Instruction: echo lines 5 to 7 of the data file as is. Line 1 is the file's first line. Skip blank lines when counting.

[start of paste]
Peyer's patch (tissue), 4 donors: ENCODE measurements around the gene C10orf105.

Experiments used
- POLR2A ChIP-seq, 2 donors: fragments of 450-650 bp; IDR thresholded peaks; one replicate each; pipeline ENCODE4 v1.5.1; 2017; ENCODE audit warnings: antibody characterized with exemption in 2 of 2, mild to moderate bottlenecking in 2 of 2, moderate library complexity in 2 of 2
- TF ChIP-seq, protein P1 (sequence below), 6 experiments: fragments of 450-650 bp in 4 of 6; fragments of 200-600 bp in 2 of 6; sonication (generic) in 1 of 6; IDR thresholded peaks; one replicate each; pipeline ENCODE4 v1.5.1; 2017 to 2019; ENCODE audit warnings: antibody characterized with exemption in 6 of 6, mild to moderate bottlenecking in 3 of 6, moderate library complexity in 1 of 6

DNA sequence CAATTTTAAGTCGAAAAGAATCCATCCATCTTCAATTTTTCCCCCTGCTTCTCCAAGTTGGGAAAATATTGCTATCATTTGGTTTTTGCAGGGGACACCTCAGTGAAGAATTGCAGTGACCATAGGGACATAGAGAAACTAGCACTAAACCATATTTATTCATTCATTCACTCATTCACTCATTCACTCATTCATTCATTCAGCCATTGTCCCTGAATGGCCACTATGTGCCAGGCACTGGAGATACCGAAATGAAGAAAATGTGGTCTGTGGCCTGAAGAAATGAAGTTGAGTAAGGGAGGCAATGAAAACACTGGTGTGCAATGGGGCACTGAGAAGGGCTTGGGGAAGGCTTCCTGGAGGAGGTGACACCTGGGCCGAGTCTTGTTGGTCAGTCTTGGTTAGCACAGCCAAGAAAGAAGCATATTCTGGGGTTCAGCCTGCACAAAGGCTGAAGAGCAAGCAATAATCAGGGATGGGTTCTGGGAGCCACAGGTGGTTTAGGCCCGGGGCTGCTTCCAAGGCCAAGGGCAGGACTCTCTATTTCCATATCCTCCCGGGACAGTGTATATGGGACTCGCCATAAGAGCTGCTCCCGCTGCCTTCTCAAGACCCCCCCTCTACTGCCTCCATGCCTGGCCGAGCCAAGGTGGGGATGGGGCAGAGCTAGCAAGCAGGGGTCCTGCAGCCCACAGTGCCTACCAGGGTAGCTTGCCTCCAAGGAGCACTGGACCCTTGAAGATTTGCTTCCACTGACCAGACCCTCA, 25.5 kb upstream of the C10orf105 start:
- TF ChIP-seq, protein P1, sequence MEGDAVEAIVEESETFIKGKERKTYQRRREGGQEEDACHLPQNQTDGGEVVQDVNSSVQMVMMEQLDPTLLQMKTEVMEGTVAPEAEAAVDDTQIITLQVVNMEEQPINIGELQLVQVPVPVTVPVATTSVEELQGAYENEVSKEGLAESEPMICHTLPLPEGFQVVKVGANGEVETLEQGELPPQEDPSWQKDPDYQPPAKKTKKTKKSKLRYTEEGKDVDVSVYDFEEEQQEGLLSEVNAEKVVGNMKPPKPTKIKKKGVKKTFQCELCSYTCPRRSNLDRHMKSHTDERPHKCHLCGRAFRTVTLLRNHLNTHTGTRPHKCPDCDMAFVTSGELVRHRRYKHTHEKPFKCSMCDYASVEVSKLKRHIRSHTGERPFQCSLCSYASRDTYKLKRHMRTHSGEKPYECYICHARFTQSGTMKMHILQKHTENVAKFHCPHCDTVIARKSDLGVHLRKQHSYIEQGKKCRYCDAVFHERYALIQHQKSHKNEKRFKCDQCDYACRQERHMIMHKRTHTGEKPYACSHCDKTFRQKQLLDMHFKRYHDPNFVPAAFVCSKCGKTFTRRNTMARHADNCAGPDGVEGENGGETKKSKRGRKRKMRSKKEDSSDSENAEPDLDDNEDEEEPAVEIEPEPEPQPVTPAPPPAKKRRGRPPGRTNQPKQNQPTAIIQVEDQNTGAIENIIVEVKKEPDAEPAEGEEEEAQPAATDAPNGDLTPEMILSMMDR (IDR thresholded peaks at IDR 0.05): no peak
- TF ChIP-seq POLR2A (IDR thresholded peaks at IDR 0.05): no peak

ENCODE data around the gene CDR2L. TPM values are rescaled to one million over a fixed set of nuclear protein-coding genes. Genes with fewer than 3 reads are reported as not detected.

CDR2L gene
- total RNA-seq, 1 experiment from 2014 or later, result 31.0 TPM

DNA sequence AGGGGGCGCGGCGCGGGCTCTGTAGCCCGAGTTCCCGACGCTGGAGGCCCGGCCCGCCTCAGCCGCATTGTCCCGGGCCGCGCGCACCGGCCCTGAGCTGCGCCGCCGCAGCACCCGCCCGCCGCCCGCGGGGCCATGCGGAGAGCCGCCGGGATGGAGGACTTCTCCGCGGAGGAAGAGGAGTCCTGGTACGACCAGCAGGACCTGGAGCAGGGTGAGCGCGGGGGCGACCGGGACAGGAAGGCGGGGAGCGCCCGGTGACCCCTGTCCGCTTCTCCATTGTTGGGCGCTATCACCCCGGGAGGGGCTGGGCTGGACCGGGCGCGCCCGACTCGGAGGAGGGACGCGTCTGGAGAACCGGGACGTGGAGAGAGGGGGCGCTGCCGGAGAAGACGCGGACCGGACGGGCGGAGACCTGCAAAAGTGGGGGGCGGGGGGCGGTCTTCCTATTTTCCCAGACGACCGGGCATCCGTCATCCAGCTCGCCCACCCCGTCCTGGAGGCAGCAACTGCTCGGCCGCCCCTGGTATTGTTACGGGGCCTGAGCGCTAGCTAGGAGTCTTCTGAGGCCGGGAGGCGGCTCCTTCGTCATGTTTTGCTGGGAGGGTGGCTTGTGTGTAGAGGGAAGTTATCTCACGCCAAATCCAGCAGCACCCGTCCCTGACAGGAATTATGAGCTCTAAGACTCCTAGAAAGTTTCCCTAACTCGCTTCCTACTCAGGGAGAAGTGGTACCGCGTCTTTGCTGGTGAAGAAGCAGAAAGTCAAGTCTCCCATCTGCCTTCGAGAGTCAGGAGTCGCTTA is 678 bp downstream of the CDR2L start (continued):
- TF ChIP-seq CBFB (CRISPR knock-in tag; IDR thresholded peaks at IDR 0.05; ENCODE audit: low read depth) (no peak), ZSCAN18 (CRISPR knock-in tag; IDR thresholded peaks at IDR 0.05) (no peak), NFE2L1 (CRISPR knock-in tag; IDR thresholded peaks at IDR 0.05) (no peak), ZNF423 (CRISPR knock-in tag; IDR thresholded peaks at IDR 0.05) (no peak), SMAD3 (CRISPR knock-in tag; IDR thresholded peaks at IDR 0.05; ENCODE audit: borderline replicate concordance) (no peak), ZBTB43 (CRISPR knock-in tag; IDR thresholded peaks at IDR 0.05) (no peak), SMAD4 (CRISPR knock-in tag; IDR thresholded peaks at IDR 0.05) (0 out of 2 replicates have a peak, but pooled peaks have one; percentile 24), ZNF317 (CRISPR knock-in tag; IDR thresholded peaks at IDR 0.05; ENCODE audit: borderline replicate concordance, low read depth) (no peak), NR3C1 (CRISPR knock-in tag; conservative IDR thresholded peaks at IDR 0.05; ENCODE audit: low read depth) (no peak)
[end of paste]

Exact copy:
DNA sequence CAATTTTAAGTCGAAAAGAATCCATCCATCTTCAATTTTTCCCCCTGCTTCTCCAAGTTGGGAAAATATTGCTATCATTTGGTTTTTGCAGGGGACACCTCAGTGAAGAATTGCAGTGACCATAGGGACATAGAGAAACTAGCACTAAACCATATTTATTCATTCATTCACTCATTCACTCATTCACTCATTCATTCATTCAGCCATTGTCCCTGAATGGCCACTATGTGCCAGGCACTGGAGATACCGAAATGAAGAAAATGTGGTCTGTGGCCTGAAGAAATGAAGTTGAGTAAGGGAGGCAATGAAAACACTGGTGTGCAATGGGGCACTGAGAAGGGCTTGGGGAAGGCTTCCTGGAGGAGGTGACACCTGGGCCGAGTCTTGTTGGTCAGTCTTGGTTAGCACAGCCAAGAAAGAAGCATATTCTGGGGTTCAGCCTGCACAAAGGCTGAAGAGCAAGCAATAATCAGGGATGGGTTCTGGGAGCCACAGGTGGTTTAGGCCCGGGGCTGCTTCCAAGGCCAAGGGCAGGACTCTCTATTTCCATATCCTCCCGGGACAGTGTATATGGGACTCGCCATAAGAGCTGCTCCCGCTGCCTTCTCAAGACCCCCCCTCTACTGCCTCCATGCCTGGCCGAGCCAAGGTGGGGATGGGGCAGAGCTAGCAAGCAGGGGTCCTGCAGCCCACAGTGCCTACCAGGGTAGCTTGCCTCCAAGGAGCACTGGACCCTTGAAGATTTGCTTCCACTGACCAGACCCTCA, 25.5 kb upstream of the C10orf105 start:
- TF ChIP-seq, protein P1, sequence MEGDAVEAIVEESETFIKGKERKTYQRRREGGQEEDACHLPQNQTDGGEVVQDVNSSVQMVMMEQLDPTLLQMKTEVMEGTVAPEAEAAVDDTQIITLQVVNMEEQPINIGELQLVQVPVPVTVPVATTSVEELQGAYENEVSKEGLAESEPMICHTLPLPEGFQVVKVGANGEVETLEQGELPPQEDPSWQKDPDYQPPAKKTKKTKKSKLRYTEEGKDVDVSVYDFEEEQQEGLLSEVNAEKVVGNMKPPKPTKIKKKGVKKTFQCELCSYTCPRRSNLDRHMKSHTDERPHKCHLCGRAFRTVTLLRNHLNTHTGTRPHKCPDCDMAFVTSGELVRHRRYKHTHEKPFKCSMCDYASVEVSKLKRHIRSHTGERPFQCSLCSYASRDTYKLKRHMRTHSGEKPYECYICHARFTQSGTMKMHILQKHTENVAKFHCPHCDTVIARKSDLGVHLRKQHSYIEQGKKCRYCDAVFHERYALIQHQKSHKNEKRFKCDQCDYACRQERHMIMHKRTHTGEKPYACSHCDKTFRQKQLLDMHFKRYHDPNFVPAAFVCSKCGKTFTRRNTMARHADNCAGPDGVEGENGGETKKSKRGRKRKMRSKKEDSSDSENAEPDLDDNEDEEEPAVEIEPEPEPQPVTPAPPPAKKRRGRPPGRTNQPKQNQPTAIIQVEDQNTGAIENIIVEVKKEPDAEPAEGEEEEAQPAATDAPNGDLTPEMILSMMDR (IDR thresholded peaks at IDR 0.05): no peak
- TF ChIP-seq POLR2A (IDR thresholded peaks at IDR 0.05): no peak